1960 MAX & EMILY BERNHEIM Biography of MISSIONARIES MURDERED IN CHINA by COMMUNIST AIRMEN
I BESEECH YOU! The Story of the BERNHAM MURDER IN CHINA, by P. Hanson Jones.
Rare biography of Max and Emily Bernheim (also spelled Bernham), early Pentecostal missionaries to China who, along with their son David, were murdered by "Communist Airmen". The Bernheims were in China from 1936 until 1940, when they were murdered.
Published by Windmill Printing Company, Hong Kong, undated but circa 1960.
Wrappers / Softcovers, booklet, inner pages side stapled, 5.5x8 inches, 52 pages plus 3 pages of blue & white photographs and a title page.
GOOD condition, US distributor's address stamped on first page, sunning / discoloration to the spine, otherwise just lightly used and still tight, bright, clean, clear and unmarked.
The author, Philip Hanson Jones, was a Pentecostal Missionary to China in the 1950s.
SCARCE. This is the only copy I have or have ever seen.
I found this interesting item on the ASIAN CENTER FOR PENTECOSTAL THEOLOGY website blog:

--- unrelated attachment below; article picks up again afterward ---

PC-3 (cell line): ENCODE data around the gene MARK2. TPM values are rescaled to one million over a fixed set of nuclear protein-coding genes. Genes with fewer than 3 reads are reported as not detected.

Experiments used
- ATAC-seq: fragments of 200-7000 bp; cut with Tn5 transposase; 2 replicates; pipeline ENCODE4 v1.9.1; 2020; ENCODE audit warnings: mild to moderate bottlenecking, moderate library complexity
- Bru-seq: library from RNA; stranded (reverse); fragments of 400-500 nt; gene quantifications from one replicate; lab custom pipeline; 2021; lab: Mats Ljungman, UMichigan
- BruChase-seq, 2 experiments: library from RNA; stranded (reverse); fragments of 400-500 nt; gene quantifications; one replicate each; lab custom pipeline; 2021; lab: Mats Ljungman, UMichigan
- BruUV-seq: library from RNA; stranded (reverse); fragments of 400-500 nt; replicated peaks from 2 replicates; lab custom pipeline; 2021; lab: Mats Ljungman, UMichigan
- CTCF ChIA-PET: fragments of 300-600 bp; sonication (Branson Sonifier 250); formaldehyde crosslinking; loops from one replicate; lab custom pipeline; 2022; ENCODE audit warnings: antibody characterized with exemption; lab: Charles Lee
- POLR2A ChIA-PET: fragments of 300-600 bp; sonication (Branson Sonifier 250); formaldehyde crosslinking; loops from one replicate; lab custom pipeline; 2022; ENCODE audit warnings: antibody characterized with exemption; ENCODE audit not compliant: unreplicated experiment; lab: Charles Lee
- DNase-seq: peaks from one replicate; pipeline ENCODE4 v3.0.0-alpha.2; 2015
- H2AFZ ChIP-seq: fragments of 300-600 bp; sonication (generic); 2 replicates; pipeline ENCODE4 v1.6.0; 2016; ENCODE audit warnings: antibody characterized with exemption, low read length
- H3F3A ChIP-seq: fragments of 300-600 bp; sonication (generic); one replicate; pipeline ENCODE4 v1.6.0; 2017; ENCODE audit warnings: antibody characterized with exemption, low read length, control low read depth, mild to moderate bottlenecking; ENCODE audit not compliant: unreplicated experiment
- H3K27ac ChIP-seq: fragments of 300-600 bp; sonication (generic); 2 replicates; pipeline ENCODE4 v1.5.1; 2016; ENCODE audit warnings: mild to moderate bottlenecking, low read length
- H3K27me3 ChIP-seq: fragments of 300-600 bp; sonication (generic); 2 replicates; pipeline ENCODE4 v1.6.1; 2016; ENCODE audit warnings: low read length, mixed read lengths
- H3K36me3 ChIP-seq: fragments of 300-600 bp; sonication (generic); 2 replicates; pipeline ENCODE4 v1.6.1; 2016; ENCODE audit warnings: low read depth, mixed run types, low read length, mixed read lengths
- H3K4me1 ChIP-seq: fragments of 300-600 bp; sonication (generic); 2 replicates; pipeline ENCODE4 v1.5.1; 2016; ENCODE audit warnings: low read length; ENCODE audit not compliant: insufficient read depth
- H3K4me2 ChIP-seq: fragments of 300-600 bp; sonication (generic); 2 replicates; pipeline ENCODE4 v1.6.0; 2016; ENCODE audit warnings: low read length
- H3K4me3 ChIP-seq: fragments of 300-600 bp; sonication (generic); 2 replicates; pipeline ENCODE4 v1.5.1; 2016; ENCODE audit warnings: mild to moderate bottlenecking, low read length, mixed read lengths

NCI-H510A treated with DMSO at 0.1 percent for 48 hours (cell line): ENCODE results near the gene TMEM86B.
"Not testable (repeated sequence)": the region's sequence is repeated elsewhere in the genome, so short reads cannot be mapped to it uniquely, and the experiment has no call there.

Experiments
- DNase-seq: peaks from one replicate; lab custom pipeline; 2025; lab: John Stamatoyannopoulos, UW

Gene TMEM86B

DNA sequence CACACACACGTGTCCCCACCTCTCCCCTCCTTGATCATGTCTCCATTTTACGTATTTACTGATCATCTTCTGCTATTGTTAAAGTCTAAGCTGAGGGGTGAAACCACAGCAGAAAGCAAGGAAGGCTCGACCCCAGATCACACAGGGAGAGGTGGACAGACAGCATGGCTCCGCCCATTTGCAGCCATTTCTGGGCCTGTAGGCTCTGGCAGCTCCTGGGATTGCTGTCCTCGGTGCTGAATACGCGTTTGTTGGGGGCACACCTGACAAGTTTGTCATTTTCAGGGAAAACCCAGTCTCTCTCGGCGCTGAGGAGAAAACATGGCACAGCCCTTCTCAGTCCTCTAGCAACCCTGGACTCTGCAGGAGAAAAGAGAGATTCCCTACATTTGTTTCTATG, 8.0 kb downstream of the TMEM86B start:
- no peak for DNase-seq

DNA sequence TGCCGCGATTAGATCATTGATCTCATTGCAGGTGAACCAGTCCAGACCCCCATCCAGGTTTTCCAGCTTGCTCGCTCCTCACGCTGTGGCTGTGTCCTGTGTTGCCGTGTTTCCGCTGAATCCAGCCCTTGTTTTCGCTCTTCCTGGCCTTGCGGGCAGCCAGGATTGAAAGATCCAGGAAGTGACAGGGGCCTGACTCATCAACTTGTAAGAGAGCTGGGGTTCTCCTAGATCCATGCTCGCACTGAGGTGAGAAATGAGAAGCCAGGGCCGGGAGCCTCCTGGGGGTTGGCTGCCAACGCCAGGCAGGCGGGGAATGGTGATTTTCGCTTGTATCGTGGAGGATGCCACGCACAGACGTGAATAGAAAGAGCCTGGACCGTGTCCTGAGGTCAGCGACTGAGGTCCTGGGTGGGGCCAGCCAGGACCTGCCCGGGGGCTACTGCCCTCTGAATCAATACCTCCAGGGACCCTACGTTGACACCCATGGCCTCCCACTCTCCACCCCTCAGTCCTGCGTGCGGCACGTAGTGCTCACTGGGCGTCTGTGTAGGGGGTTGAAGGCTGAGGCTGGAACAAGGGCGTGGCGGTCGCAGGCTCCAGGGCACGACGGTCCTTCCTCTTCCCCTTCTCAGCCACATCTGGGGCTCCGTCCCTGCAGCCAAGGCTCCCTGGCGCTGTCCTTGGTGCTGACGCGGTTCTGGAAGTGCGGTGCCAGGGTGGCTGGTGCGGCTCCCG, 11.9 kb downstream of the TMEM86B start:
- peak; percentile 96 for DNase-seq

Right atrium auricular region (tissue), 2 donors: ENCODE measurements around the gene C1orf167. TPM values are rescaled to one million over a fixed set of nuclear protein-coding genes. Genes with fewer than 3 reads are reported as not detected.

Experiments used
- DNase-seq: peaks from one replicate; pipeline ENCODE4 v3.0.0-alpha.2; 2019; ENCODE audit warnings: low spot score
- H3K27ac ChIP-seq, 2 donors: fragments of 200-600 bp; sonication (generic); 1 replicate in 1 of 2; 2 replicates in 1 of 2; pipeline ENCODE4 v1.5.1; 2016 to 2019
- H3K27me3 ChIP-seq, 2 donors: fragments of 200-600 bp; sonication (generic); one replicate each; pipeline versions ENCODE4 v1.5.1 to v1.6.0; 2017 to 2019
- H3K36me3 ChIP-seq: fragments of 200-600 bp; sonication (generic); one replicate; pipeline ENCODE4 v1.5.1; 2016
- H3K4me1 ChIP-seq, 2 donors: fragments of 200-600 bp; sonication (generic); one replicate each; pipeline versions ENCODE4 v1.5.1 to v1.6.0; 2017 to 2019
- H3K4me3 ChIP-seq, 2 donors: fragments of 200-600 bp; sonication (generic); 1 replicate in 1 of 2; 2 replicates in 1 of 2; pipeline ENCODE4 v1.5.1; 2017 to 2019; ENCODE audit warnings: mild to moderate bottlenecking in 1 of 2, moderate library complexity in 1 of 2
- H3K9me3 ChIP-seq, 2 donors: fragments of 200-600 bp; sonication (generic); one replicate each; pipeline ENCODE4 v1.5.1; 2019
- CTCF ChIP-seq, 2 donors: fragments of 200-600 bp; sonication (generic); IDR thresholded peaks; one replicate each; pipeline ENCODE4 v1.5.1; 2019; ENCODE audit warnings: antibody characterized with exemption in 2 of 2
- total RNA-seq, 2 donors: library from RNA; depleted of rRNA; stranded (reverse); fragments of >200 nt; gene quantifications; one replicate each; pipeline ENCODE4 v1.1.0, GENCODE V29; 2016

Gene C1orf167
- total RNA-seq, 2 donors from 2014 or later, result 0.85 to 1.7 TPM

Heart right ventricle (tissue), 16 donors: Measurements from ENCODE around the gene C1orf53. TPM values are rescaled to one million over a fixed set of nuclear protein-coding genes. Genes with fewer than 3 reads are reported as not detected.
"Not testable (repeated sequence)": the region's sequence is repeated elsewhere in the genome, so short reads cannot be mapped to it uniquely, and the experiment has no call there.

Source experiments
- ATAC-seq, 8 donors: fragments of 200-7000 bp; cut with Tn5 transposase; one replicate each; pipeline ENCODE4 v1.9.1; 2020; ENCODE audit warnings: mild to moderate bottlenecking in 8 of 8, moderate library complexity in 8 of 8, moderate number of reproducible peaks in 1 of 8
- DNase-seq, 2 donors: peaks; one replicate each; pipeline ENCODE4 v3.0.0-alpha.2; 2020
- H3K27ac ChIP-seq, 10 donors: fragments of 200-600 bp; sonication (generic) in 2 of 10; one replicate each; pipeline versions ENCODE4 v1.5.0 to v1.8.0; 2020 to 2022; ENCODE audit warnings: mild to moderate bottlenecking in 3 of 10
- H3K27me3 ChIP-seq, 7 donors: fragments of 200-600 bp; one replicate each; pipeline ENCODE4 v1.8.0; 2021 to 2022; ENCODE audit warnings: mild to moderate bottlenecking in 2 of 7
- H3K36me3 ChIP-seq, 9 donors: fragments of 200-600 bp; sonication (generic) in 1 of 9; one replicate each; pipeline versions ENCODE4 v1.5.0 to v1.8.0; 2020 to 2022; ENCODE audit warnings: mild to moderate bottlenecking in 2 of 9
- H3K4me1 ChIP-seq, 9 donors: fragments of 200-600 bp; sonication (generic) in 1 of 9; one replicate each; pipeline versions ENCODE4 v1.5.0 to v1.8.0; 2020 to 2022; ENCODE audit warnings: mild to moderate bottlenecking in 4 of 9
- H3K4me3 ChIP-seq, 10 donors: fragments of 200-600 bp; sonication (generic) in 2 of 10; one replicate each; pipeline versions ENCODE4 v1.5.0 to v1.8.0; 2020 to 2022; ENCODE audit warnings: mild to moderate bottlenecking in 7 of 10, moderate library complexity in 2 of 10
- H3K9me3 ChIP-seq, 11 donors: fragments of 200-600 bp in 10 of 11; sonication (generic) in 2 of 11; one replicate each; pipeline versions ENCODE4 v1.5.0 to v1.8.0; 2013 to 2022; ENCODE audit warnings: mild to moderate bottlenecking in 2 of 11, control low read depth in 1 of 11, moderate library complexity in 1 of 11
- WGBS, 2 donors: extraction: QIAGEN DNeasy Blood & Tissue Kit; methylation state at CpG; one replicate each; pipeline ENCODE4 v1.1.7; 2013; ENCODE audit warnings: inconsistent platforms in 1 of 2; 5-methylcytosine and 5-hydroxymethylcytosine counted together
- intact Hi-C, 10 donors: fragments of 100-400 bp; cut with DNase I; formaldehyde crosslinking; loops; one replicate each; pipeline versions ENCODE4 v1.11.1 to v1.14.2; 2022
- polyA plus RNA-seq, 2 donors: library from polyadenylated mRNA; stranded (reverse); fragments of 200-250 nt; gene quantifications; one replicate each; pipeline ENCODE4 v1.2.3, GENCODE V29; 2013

******Recently I was privileged to visit a church near the city of Qujing in Yunnan Province. This church was established by Pentecostal missionaries, Max and Emily Bernheim, in the 1930s. The Bernheims, along with one son, were murdered by bandits in 1940. This tragic event left their five remaining children orphans. The bodies of Max, Emily, and their son, David, had not been found until late in 2015. The church discovered the exact site of their burial and moved their bones to the church's current location in 2016. In June of this year (2017) a Chinese Christian brother notified me of this more recent development. So, along with a group of friends, I visited the burial site and found a beautiful memorial stone marking the Bernheim's grave. More significantly, I found that the church they planted (there were about 50 believers in 1940) is vibrant and thriving. The local Chinese believers repeatedly expressed their thankfulness for the Bernheim's ministry and sacrifice. The church now numbers over 700 and the church leaders were deeply aware of their rich legacy. They noted with thankfulness the truth of Tertullian's words, "The blood of the martyrs is the seed of the church".******